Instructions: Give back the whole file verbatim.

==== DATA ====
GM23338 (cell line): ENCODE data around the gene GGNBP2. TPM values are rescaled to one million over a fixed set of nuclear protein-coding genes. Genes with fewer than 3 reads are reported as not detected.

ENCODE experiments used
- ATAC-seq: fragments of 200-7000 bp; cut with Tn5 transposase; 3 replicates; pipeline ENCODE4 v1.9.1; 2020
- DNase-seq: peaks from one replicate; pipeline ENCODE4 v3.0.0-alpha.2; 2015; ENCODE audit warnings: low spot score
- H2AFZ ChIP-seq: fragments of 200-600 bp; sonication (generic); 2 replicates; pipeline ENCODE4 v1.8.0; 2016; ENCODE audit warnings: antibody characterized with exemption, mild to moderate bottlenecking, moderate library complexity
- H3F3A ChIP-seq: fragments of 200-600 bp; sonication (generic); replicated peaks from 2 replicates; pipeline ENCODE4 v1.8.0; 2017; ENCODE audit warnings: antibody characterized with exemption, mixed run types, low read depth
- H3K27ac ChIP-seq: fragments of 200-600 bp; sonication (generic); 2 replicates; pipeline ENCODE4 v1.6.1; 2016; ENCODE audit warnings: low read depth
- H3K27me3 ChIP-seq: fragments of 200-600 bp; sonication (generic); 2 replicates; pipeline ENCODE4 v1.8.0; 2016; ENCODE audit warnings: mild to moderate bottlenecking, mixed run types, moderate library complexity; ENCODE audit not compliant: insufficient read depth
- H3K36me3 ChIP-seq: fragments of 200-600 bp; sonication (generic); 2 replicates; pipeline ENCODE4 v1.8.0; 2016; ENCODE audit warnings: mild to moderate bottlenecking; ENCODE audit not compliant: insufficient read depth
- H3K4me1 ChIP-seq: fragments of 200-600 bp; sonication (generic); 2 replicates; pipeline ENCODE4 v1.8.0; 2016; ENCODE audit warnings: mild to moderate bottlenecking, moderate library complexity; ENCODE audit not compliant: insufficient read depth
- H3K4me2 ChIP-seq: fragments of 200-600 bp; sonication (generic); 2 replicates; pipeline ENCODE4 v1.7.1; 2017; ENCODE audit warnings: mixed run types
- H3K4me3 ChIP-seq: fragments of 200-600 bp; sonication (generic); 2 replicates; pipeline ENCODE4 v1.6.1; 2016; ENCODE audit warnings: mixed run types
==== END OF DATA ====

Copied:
GM23338 (cell line): ENCODE data around the gene GGNBP2. TPM values are rescaled to one million over a fixed set of nuclear protein-coding genes. Genes with fewer than 3 reads are reported as not detected.

ENCODE experiments used
- ATAC-seq: fragments of 200-7000 bp; cut with Tn5 transposase; 3 replicates; pipeline ENCODE4 v1.9.1; 2020
- DNase-seq: peaks from one replicate; pipeline ENCODE4 v3.0.0-alpha.2; 2015; ENCODE audit warnings: low spot score
- H2AFZ ChIP-seq: fragments of 200-600 bp; sonication (generic); 2 replicates; pipeline ENCODE4 v1.8.0; 2016; ENCODE audit warnings: antibody characterized with exemption, mild to moderate bottlenecking, moderate library complexity
- H3F3A ChIP-seq: fragments of 200-600 bp; sonication (generic); replicated peaks from 2 replicates; pipeline ENCODE4 v1.8.0; 2017; ENCODE audit warnings: antibody characterized with exemption, mixed run types, low read depth
- H3K27ac ChIP-seq: fragments of 200-600 bp; sonication (generic); 2 replicates; pipeline ENCODE4 v1.6.1; 2016; ENCODE audit warnings: low read depth
- H3K27me3 ChIP-seq: fragments of 200-600 bp; sonication (generic); 2 replicates; pipeline ENCODE4 v1.8.0; 2016; ENCODE audit warnings: mild to moderate bottlenecking, mixed run types, moderate library complexity; ENCODE audit not compliant: insufficient read depth
- H3K36me3 ChIP-seq: fragments of 200-600 bp; sonication (generic); 2 replicates; pipeline ENCODE4 v1.8.0; 2016; ENCODE audit warnings: mild to moderate bottlenecking; ENCODE audit not compliant: insufficient read depth
- H3K4me1 ChIP-seq: fragments of 200-600 bp; sonication (generic); 2 replicates; pipeline ENCODE4 v1.8.0; 2016; ENCODE audit warnings: mild to moderate bottlenecking, moderate library complexity; ENCODE audit not compliant: insufficient read depth
- H3K4me2 ChIP-seq: fragments of 200-600 bp; sonication (generic); 2 replicates; pipeline ENCODE4 v1.7.1; 2017; ENCODE audit warnings: mixed run types
- H3K4me3 ChIP-seq: fragments of 200-600 bp; sonication (generic); 2 replicates; pipeline ENCODE4 v1.6.1; 2016; ENCODE audit warnings: mixed run types